Bear Bibeault
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But please use better names than obj!
 
Adam Zedan
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I was looking up a little more on EL and i read that

for map value

obj.name
=
obj["name"]

so i also wanted to convert
${requestScope.obj.getAddress().getStreet()}


to its corresponding bracket form i tried doing
${requestScope.obj["getAddress"]["getStreet"]} ==> this doesnt work ?? Am i writing it correctly ??


 
Bear Bibeault
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Adam Zedan wrote:
for map value

obj.name
=
obj["name"]

It's not just for maps. The bracket notation is the general form. The dot notation is a convenience.

so i also wanted to convert ... to its corresponding bracket form i tried doing

Why? If it's just an exercise, fine. Otherwise, the dot form should be used for readability unless the bracket form must be used.

${requestScope.obj["getAddress"]["getStreet"]} ==> this doesnt work ?? Am i writing it correctly ??

No.

Just because you are trying to use the bracket form, why did you forget the correct way to reference bean properties? E.g. would you use ${obj.getStreet}?
 
Adam Zedan
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Bear Bibeault wrote:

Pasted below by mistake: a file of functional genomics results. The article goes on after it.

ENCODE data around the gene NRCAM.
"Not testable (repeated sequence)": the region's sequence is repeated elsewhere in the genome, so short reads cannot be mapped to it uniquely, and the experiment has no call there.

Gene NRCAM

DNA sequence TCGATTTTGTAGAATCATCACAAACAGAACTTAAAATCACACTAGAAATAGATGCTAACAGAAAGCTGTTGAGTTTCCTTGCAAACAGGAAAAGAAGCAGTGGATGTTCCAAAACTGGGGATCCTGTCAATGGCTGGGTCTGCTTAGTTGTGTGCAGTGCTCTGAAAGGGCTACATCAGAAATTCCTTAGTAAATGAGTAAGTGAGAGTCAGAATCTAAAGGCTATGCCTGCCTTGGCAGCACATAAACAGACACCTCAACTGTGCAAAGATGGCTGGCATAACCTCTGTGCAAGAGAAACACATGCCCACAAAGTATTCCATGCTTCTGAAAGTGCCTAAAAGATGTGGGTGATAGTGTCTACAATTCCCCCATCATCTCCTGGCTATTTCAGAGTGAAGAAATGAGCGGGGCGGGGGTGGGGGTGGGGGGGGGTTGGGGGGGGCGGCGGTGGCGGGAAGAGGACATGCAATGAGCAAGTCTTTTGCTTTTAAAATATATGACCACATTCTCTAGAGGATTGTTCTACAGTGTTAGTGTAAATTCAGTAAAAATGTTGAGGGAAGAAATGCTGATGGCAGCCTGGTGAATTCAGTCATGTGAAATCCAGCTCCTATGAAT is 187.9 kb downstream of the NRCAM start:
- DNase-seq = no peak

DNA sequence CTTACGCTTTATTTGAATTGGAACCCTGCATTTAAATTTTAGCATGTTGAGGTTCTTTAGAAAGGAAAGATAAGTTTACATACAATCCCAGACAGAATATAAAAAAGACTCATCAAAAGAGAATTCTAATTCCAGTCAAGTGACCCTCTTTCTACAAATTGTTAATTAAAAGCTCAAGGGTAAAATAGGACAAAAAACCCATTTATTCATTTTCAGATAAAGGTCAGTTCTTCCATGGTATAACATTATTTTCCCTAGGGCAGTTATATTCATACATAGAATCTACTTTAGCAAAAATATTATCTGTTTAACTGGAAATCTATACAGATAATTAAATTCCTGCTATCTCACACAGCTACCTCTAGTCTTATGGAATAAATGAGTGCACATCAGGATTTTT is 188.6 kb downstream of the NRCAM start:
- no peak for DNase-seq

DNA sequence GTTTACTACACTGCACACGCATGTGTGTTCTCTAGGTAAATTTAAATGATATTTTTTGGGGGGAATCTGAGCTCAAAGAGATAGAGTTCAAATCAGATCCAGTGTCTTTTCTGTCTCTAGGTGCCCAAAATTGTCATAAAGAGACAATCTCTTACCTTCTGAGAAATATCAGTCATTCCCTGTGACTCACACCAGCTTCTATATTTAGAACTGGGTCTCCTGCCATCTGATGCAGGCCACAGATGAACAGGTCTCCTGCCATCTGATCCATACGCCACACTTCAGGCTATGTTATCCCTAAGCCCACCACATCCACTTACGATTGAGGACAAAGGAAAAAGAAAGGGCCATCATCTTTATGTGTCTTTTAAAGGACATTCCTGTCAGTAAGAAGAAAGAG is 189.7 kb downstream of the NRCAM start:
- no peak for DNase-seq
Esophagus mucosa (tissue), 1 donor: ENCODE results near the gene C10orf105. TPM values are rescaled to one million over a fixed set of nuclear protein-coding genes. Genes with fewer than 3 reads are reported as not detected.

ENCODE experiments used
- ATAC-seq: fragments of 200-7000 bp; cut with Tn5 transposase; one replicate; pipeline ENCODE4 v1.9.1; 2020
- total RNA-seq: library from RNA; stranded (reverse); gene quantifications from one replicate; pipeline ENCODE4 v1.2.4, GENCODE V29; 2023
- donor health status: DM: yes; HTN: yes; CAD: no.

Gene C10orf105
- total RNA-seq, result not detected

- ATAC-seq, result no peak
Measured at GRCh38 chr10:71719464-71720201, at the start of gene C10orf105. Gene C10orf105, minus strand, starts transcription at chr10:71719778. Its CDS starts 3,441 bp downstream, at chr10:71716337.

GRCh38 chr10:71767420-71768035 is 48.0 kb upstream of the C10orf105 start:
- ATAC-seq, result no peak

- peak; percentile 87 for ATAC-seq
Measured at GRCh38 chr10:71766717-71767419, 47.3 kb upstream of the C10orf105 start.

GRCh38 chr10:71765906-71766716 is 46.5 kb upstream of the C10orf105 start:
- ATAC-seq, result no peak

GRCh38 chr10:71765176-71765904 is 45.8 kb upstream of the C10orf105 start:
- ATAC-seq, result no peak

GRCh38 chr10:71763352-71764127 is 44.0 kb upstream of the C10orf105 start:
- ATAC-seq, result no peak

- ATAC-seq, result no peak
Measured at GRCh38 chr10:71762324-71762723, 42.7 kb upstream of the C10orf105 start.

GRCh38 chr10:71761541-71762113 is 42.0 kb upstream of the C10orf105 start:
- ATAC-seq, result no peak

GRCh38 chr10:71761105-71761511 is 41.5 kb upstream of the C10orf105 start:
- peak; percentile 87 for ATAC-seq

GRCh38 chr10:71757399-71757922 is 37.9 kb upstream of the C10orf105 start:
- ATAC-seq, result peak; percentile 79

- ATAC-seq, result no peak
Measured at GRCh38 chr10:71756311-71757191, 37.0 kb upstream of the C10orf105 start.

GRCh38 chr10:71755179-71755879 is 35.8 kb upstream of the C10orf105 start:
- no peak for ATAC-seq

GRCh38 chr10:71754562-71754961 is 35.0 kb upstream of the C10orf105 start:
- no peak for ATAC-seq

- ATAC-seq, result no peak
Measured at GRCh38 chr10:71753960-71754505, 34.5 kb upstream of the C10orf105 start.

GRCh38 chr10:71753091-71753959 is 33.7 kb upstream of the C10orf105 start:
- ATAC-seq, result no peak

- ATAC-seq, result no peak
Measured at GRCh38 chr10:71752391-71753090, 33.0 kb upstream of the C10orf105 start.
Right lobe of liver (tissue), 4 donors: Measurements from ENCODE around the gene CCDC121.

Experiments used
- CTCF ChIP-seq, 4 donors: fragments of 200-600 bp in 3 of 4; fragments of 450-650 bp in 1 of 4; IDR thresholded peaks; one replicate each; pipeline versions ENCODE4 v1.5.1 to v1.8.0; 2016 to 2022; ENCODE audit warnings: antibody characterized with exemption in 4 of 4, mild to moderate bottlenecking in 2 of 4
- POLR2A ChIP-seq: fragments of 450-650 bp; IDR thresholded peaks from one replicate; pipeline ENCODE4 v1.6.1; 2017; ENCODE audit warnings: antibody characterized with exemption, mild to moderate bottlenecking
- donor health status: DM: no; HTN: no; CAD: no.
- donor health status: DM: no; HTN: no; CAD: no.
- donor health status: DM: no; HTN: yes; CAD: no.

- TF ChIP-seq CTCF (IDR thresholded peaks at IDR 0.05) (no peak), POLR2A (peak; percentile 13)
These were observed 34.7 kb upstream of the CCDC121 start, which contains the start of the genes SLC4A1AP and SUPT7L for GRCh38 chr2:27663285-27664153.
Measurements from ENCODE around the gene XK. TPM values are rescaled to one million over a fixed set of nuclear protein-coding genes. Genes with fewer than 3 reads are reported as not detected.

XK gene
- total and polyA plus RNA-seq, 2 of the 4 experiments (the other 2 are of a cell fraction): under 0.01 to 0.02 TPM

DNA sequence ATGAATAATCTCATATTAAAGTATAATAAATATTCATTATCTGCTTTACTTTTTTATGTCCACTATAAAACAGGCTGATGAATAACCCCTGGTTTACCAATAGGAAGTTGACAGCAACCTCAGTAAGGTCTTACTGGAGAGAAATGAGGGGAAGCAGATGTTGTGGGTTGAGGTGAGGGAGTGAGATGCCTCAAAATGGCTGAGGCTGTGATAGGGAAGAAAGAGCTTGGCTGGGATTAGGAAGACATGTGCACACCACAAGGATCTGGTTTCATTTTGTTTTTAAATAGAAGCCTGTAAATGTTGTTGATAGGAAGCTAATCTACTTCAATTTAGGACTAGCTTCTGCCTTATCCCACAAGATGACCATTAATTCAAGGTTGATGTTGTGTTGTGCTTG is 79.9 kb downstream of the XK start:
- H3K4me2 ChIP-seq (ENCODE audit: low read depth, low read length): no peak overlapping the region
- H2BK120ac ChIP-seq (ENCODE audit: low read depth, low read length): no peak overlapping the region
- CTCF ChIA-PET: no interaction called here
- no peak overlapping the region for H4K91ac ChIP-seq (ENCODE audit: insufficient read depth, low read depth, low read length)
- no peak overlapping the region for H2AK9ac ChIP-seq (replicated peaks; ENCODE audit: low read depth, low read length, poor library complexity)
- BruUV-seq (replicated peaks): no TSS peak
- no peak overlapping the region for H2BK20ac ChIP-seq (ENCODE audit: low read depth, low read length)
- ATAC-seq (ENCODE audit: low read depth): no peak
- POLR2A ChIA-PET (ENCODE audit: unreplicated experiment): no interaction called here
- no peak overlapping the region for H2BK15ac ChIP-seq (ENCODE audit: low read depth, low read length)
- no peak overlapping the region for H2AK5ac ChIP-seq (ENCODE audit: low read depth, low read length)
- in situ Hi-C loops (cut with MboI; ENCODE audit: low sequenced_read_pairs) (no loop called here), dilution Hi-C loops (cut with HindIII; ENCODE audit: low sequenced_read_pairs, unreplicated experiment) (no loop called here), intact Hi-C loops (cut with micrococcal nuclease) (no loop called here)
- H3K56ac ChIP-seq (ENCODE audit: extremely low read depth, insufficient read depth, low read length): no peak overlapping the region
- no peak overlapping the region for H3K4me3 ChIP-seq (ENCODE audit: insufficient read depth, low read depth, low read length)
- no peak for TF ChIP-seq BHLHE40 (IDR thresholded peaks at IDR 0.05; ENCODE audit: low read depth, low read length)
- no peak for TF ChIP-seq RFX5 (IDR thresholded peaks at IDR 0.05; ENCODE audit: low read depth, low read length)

Why? If it's just an exercise, fine. Otherwise, the dot form should be used for readability unless the bracket form must be used.
Just because you are trying to use the bracket form, why did you forget the correct way to reference bean properties? E.g. would you use ${obj.getStreet}


Yeah i am just using it for practise i am going to stick to the convenience operator.. But i was just practising..
BTW what am i doing wrong here

${requestScope.obj["getAddress"]["getStreet"]}

I am telling it to goto object obj then call getAddress and then call the getStreet function but i dont think this is correct..
any hints... or suggestions I think there is something wrong with the parameter
 
Bear Bibeault
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I repeat:
Bear Bibeault wrote:Just because you are trying to use the bracket form, why did you forget the correct way to reference bean properties? E.g. would you use ${obj.getStreet}?
 
Adam Zedan
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Bear Bibeault wrote:I repeat:
Bear Bibeault wrote:Just because you are trying to use the bracket form, why did you forget the correct way to reference bean properties? E.g. would you use ${obj.getStreet}?


Idont think i am using obj.getStreet since i am using